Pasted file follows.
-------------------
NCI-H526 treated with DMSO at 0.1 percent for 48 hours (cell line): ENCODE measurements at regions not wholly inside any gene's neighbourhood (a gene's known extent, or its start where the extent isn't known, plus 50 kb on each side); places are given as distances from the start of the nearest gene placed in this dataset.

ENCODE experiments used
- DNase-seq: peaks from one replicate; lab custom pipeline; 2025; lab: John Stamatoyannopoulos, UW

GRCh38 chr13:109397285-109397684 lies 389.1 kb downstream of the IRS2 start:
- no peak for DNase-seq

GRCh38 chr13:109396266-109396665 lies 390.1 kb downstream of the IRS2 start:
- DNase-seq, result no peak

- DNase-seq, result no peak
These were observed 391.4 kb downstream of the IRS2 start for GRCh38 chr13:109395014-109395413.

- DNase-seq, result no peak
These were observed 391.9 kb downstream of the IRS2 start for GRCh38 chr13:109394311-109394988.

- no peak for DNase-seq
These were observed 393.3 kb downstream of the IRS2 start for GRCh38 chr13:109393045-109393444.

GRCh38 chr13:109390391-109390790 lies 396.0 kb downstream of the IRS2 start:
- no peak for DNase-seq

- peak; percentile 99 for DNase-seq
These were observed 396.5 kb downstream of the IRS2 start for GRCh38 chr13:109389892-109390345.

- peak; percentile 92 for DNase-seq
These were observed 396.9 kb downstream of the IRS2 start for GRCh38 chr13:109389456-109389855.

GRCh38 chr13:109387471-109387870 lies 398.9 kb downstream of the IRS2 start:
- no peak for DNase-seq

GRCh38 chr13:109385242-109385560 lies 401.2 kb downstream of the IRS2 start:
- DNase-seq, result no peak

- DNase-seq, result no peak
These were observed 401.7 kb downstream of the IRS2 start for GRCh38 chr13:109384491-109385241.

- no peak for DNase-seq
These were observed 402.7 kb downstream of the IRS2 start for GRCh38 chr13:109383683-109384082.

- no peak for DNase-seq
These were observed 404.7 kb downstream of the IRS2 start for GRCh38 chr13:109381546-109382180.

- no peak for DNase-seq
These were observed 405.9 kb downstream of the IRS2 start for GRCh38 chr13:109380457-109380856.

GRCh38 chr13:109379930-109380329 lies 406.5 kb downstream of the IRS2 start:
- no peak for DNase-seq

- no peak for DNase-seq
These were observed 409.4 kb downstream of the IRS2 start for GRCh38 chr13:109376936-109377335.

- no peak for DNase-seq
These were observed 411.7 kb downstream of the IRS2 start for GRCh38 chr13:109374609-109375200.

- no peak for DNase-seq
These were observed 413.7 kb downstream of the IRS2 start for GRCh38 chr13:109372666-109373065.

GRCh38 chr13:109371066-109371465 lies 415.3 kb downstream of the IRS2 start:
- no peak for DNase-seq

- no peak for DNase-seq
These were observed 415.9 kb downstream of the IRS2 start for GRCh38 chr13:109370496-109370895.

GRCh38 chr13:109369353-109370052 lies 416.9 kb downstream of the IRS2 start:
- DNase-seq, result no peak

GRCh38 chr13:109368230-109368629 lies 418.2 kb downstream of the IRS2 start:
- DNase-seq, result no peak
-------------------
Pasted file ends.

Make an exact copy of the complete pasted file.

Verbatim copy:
NCI-H526 treated with DMSO at 0.1 percent for 48 hours (cell line): ENCODE measurements at regions not wholly inside any gene's neighbourhood (a gene's known extent, or its start where the extent isn't known, plus 50 kb on each side); places are given as distances from the start of the nearest gene placed in this dataset.

ENCODE experiments used
- DNase-seq: peaks from one replicate; lab custom pipeline; 2025; lab: John Stamatoyannopoulos, UW

GRCh38 chr13:109397285-109397684 lies 389.1 kb downstream of the IRS2 start:
- no peak for DNase-seq

GRCh38 chr13:109396266-109396665 lies 390.1 kb downstream of the IRS2 start:
- DNase-seq, result no peak

- DNase-seq, result no peak
These were observed 391.4 kb downstream of the IRS2 start for GRCh38 chr13:109395014-109395413.

- DNase-seq, result no peak
These were observed 391.9 kb downstream of the IRS2 start for GRCh38 chr13:109394311-109394988.

- no peak for DNase-seq
These were observed 393.3 kb downstream of the IRS2 start for GRCh38 chr13:109393045-109393444.

GRCh38 chr13:109390391-109390790 lies 396.0 kb downstream of the IRS2 start:
- no peak for DNase-seq

- peak; percentile 99 for DNase-seq
These were observed 396.5 kb downstream of the IRS2 start for GRCh38 chr13:109389892-109390345.

- peak; percentile 92 for DNase-seq
These were observed 396.9 kb downstream of the IRS2 start for GRCh38 chr13:109389456-109389855.

GRCh38 chr13:109387471-109387870 lies 398.9 kb downstream of the IRS2 start:
- no peak for DNase-seq

GRCh38 chr13:109385242-109385560 lies 401.2 kb downstream of the IRS2 start:
- DNase-seq, result no peak

- DNase-seq, result no peak
These were observed 401.7 kb downstream of the IRS2 start for GRCh38 chr13:109384491-109385241.

- no peak for DNase-seq
These were observed 402.7 kb downstream of the IRS2 start for GRCh38 chr13:109383683-109384082.

- no peak for DNase-seq
These were observed 404.7 kb downstream of the IRS2 start for GRCh38 chr13:109381546-109382180.

- no peak for DNase-seq
These were observed 405.9 kb downstream of the IRS2 start for GRCh38 chr13:109380457-109380856.

GRCh38 chr13:109379930-109380329 lies 406.5 kb downstream of the IRS2 start:
- no peak for DNase-seq

- no peak for DNase-seq
These were observed 409.4 kb downstream of the IRS2 start for GRCh38 chr13:109376936-109377335.

- no peak for DNase-seq
These were observed 411.7 kb downstream of the IRS2 start for GRCh38 chr13:109374609-109375200.

- no peak for DNase-seq
These were observed 413.7 kb downstream of the IRS2 start for GRCh38 chr13:109372666-109373065.

GRCh38 chr13:109371066-109371465 lies 415.3 kb downstream of the IRS2 start:
- no peak for DNase-seq

- no peak for DNase-seq
These were observed 415.9 kb downstream of the IRS2 start for GRCh38 chr13:109370496-109370895.

GRCh38 chr13:109369353-109370052 lies 416.9 kb downstream of the IRS2 start:
- DNase-seq, result no peak

GRCh38 chr13:109368230-109368629 lies 418.2 kb downstream of the IRS2 start:
- DNase-seq, result no peak